Australia's first holistic leadership capacity building program for adults on the autism spectrum is well underway, with 14 autistic adults (pictured left) coming together for a three-day residential workshop to develop their leadership and community advocacy skills.
The residential workshop is a critical part of the comprehensive training and development program, which also includes online training modules, volunteer placements, and mentoring from established autistic leaders. Run by Autism CRC, the program has been co-designed and developed by autistic adults, for autistic adults.
To celebrate Autistic Pride Day (18 June 2018), four of our Future Leaders reflected on what autistic pride means to them and what they hope to achieve through the Future Leaders Program.
Melanie Heyworth is 39 and based in Sydney, New South Wales.
"So often as a society we are instructed to view autism through a lens of deficits and pathology, to see only the challenges and the tragedy. Autistic pride is our chance to disrupt this rhetoric and change the narrative to one of celebration," Melanie says.
"Autistic pride gives us the opportunity to speak freely of the joys and the beauty and the strength and the gifts in autism. It gives us a moment to indulge who we are in its intense and passionate delight. So often we judge people on their contributions to society. Often Autistics are criticised and ostracised because our contributions to society are difficult to measure, or at least are not conventional. Autistic pride reminds us to be proud of autism because it is who we are, both beautiful and valuable as we are," she says.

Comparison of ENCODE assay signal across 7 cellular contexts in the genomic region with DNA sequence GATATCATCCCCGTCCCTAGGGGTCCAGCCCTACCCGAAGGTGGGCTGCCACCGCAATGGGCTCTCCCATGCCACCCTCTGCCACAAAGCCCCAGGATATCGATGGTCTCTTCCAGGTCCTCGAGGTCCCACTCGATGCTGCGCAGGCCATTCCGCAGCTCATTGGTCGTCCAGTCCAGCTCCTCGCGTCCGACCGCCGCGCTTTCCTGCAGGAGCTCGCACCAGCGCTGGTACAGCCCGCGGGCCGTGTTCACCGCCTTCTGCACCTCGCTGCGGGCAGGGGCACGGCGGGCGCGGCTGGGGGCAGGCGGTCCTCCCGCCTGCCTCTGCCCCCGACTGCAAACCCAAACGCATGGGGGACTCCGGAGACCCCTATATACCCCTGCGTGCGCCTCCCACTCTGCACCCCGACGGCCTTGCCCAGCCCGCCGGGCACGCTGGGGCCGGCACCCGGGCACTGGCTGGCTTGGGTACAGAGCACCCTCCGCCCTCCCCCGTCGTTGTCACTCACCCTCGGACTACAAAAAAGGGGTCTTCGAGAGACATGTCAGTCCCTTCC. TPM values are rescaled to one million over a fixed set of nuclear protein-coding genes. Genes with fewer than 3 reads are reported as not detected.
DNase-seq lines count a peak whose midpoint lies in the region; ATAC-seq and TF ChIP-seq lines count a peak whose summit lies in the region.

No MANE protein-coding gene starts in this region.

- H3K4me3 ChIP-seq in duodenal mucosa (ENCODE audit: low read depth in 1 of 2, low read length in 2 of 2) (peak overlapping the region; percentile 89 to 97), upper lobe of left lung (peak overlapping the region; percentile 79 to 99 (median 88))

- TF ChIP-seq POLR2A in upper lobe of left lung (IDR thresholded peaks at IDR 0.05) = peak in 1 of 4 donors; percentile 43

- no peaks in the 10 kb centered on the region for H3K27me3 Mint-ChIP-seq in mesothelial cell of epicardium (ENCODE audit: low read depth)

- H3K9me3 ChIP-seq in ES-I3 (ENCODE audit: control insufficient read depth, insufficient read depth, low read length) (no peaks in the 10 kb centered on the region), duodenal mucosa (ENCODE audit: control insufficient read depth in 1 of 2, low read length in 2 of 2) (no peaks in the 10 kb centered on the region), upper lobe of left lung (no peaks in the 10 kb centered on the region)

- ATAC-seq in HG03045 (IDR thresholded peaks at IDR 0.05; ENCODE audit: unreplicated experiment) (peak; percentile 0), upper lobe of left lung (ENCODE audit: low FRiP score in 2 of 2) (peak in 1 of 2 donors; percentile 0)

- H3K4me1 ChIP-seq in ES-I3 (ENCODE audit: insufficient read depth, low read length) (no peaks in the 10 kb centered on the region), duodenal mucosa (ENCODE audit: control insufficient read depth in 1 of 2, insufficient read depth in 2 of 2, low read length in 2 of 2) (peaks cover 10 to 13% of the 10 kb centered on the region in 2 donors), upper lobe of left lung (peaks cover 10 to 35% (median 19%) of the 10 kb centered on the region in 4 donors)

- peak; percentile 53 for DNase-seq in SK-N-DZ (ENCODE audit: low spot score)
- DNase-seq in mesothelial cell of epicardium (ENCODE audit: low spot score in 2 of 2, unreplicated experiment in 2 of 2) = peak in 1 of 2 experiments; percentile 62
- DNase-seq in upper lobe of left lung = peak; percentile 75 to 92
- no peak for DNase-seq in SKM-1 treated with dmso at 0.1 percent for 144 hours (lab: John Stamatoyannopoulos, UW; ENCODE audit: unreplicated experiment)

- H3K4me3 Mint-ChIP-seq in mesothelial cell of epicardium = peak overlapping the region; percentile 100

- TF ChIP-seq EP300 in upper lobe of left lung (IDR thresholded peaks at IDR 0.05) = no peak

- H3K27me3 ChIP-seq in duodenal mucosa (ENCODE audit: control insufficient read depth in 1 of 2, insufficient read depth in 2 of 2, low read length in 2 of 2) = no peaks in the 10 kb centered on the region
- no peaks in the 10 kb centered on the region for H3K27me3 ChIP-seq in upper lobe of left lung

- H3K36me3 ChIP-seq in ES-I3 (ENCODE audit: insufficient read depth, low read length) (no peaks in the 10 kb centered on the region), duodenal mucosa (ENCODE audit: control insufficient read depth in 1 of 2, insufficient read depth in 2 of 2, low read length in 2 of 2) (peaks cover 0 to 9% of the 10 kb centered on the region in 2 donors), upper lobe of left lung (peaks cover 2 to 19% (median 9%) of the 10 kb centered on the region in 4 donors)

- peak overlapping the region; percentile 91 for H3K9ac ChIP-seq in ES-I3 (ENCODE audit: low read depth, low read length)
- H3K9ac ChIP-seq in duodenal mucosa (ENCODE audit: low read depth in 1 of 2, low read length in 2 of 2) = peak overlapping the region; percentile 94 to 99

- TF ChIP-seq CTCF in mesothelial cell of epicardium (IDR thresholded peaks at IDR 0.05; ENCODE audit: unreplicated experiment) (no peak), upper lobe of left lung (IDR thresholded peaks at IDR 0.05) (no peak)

"This message of pride is exactly the one I want to amplify through participating in the Future Leaders Program. I want to encourage our autistic community to flourish as it embraces its autistic identity. My specific passion is in helping non-autistic parents of autistic children to accept, respect, and embrace their child’s autism, and to eschew the toxic narrative of “autism as tragedy”.
"I want to reframe parents’ perceptions of autism so that they can see the hope, optimism, and beauty inherent in their child’s autistic identity. My dream is that we raise autistic children who understand their neurodivergence through a strengths-based, optimistic, and authentically autistic lens," Melanie says.
Dylan Totos, aged 25 and based in Adelaide, South Australia, shares his thoughts about autistic pride and the Future Leaders Program.
"Autistic Pride, to me, means being proud of people's differences, both my own and others. It means to take someone as they are, not as you want them to be. It's fantastic that we are starting to break the mould and evolve in our own way," Dylan says.
"Through the Future Leaders Program, I am hoping to meet people who think like myself or outside the box and find a place to belong. I'm hoping to get a sense of how a different leadership approach can be beneficial and utilise the benefits that come with my autism. Improving my ability to advocate for not only others but myself as well is hugely important and something I am hoping to improve upon in the Future Leaders Program," Dylan says.